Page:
A lawyer takes notes while on the phone with his client in this file photo—image by espartgraphic from Pixabay.

What About Confidentiality Of Internal Documents?

Depending on where your company operates, some states may have certain conditions that deem the incident report a confidential document. Where this is the case, a nurse (to use the medical industry again as our example) cannot have an incident report used against them. However, under certain conditions, even if there appears to be the security of confidentiality, a judge may allow incident report documents to be used against a defendant.

Ergo, confidentiality is only as good a defense as the law will allow. And that is debatable sometimes, so business beware.

The Pros And Cons Of Incident Reports Making It To Court

We’ve talked about the exposure risk of having internal documents land in court. But we haven’t talked much about the potential benefits. Let’s look at both the pros and cons of incident reports and their availability in a court case.

Pros Of Incident Reports for CourtCons of Incident Reports for Court
Backup information can prove a company implemented action to the fullest extent of its legal obligations.Can expose company management negligence
Documents information that could be forgotten by witnessesCan expose staff and worker negligence
Shows overall company organization and due diligence (in terms of creating an incident report at least)May provide evidence of improper or a lack of procedures.

If an incident does wind up in court, it isn’t necessarily a bad thing. There are several reasons why an incident report may seem positive or negative, depending on the situation.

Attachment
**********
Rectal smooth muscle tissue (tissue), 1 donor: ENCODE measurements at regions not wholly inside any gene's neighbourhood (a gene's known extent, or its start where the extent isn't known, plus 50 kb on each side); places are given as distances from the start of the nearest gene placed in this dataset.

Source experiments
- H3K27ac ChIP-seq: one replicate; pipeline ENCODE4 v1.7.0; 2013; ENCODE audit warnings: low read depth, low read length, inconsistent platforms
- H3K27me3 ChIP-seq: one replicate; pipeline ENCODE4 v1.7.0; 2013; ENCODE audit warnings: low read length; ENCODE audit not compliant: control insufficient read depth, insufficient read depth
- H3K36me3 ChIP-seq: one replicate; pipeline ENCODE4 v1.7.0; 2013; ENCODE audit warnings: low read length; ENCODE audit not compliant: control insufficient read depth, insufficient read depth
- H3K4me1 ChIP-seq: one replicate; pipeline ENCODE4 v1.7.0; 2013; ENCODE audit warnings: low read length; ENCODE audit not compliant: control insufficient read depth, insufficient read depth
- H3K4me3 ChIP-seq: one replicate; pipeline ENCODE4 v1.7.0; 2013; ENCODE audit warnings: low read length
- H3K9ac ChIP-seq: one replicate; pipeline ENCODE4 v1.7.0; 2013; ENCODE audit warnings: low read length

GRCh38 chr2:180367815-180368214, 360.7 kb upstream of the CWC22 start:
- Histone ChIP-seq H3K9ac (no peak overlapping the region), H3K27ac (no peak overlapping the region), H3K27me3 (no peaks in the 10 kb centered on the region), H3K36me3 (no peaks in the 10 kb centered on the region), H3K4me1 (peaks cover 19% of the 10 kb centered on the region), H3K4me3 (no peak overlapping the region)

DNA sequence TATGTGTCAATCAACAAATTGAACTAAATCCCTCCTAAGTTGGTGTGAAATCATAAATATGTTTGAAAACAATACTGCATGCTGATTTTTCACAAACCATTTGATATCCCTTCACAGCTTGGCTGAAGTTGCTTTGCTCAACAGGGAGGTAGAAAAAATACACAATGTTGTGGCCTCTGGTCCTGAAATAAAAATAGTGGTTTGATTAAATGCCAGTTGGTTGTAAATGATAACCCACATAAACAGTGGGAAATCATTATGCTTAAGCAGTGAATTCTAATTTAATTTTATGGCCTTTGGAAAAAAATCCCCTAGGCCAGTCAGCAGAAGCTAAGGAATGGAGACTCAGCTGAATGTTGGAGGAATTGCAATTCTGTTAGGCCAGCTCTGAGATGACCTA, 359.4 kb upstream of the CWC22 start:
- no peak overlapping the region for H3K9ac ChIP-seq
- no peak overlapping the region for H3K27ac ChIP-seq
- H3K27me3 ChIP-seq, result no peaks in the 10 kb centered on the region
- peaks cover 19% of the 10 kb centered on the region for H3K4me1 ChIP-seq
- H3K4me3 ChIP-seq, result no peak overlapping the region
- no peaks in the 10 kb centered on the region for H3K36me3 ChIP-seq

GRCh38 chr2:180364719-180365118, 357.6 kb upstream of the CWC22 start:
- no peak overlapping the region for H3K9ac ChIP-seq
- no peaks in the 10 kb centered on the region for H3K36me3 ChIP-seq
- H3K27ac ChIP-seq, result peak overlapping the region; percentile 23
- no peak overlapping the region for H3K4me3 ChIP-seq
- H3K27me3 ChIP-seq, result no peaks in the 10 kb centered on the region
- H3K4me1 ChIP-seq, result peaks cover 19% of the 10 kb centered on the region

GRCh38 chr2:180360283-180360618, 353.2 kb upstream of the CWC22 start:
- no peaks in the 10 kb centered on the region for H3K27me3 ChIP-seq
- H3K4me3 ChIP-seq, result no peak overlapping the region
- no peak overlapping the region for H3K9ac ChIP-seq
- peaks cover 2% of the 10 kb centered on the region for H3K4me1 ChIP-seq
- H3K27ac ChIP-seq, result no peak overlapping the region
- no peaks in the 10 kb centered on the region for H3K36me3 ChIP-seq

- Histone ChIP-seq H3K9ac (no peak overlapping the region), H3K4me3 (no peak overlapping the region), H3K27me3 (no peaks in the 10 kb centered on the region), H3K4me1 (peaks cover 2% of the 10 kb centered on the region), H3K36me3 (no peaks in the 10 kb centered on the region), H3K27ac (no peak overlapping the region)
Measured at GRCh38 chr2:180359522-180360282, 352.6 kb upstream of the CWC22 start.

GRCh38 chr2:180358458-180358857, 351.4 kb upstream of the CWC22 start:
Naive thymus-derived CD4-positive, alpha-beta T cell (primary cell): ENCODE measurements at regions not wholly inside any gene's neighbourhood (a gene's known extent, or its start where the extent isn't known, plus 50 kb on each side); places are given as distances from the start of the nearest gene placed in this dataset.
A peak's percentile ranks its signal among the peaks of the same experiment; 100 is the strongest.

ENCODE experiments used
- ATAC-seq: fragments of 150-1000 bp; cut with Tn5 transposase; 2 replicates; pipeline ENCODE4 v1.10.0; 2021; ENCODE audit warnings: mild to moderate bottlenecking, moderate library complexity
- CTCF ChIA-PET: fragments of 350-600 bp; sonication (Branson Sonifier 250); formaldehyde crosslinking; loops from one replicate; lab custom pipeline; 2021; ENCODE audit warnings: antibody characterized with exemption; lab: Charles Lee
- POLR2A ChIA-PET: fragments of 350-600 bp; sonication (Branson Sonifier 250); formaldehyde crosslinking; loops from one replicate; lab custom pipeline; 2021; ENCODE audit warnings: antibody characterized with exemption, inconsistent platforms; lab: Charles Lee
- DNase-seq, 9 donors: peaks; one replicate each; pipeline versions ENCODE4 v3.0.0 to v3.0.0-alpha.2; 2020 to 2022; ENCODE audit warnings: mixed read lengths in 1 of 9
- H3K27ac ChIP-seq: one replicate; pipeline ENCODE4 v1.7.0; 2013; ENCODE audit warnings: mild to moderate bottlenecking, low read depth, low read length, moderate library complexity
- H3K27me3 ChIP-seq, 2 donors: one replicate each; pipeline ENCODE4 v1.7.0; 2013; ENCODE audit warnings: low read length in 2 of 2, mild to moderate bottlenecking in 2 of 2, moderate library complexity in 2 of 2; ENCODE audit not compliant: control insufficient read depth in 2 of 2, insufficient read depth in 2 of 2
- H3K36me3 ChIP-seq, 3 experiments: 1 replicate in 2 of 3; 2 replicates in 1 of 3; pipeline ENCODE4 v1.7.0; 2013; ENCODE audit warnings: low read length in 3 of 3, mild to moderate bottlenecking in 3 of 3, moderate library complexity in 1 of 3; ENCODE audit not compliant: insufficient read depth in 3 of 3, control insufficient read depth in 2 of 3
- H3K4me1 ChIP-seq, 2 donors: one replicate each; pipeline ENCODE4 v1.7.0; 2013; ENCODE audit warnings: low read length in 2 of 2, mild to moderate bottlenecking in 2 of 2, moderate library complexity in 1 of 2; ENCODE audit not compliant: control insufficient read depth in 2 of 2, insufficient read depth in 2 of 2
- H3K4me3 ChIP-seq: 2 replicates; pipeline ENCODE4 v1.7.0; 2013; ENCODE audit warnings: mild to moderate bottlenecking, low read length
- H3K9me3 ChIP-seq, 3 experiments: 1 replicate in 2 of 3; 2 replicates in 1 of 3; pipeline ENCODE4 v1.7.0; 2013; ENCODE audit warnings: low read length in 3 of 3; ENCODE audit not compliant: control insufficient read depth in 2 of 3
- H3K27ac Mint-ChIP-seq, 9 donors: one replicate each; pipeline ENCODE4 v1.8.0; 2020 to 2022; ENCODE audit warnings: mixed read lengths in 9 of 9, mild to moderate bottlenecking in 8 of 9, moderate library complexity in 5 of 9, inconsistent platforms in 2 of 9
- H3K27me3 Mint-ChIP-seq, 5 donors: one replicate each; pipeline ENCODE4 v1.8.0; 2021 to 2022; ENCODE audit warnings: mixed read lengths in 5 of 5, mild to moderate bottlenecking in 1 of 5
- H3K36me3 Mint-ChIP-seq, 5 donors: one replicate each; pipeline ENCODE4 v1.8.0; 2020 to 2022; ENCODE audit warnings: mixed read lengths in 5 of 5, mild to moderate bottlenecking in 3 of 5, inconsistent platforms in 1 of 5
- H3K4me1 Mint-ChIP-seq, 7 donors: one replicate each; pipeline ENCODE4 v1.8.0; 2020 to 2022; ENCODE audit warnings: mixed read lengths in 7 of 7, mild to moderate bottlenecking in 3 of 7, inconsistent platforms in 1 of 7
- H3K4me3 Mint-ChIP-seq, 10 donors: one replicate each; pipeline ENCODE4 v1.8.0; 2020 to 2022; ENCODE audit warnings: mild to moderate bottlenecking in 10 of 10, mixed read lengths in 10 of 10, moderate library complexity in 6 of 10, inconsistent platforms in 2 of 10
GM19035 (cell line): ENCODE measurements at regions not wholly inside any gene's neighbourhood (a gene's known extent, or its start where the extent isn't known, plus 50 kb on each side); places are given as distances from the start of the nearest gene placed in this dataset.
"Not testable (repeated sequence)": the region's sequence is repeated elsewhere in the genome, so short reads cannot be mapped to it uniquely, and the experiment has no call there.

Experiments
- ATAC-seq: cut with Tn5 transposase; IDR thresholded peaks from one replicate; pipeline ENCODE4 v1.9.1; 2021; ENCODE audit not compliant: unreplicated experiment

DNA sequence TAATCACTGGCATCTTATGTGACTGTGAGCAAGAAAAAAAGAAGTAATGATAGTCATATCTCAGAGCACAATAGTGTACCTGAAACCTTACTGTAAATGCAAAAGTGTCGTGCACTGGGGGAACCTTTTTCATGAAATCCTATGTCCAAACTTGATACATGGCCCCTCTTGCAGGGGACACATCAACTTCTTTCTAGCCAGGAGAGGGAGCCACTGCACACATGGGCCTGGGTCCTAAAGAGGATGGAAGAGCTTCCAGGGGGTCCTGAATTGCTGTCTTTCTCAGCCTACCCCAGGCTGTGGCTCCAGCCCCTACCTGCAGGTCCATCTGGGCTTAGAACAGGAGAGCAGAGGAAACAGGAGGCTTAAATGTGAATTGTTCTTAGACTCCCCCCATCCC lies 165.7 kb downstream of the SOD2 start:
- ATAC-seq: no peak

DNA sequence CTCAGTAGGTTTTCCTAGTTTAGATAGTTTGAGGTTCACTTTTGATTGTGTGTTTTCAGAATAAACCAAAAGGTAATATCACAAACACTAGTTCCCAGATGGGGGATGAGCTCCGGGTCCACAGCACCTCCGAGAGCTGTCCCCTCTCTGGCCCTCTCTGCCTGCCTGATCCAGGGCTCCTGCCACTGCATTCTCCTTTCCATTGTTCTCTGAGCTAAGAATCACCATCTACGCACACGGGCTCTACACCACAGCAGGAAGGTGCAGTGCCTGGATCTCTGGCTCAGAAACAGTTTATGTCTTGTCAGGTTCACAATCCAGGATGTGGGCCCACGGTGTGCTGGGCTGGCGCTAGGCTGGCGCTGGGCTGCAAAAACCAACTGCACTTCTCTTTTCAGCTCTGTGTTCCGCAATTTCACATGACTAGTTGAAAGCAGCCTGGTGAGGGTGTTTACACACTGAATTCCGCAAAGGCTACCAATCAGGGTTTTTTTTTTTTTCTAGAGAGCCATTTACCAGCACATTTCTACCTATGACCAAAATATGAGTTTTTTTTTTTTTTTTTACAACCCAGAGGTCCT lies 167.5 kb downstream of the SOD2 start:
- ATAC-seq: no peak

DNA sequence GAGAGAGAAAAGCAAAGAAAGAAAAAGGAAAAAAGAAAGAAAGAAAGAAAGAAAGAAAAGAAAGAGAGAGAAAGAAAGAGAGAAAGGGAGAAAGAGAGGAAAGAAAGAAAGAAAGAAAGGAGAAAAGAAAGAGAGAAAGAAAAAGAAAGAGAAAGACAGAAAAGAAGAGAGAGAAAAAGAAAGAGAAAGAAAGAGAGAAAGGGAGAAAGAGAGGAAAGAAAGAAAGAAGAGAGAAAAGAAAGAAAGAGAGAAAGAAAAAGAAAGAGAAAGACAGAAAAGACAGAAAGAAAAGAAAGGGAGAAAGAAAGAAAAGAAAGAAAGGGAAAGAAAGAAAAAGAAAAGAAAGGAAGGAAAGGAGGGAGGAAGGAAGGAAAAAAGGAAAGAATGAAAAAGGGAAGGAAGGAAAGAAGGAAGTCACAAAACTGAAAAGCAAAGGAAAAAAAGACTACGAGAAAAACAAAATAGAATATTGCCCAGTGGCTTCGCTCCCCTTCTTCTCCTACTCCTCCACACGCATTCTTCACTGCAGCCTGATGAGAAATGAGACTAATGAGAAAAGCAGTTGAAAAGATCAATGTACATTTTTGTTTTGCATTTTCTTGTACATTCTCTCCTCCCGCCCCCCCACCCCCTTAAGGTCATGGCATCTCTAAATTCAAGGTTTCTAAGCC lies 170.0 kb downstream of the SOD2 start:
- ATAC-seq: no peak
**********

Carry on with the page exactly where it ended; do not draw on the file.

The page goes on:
In the above table, we can see the three primary pros and cons of incident reports ending up in a courtroom. The pros of having an incident report (assuming proper completion of the document) are many. The incident report might prove the organization was not at fault and acted to the best of its ability to resolve the incident. The document can provide information that was previously forgotten by witnesses. The incident report also shows a courtroom that the reporting process of the organization is well and good.

Regarding the cons of an organization having an internal incident report surface in the courtroom, there are also several items to discuss. First, the organization’s current management may find exposure if reported notes reveal negligence in management practices. Second, and more likely, a staff or worker is shown negligent or at fault. These first two issues that may arise can expose individuals within an organization (assuming there is damning evidence recorded on the said report).

Lastly, the incident report may expose the organization as a whole if no individuals are to blame for the current predicament. If an organization has any faults in its reporting structure, it may find relevance in a court case, much to the defendant’s chagrin.

The Final Verdict

We may find incident reports to seem futile in situations like a busy hospital unless there is funding to implement reporting solutions that drive positive results properly.  However, incident reporting must continue to find, assess, and resolve hazards in the workplace.

Many possible scenarios could arise for incident reports winding up in court. But the point is that depending on the situational particulars, an incident report can save or condemn a person or organization if it enters the courtroom.

How do we limit our personal and organization’s exposure to risk? 

  1. Limit risk by implementing appropriate incident reporting practices in your organization.
  2. Train staff to appropriately respond to incidents.
  3. Train staff to appropriately complete incident reports.
  4. Understand your organization’s legal responsibilities in your state or province.
  5. Consult a lawyer.
  6. Use an efficient and effective reporting solution like that offered by 1ST Incident Reporting.

Disclaimer: This article does not constitute legal advice. We strongly recommend you seek legal advice from a qualified professional to understand your rights and obligations.

Sources

  1. Featured Image by succo from Pixabay 
  2. https://pubmed.ncbi.nlm.nih.gov/10240141/
  3. https://www.physiciansweekly.com/can-incident-reports-backfire/
  4. https://injuryfacts.nsc.org/work/industry-incidence-rates/most-dangerous-industries/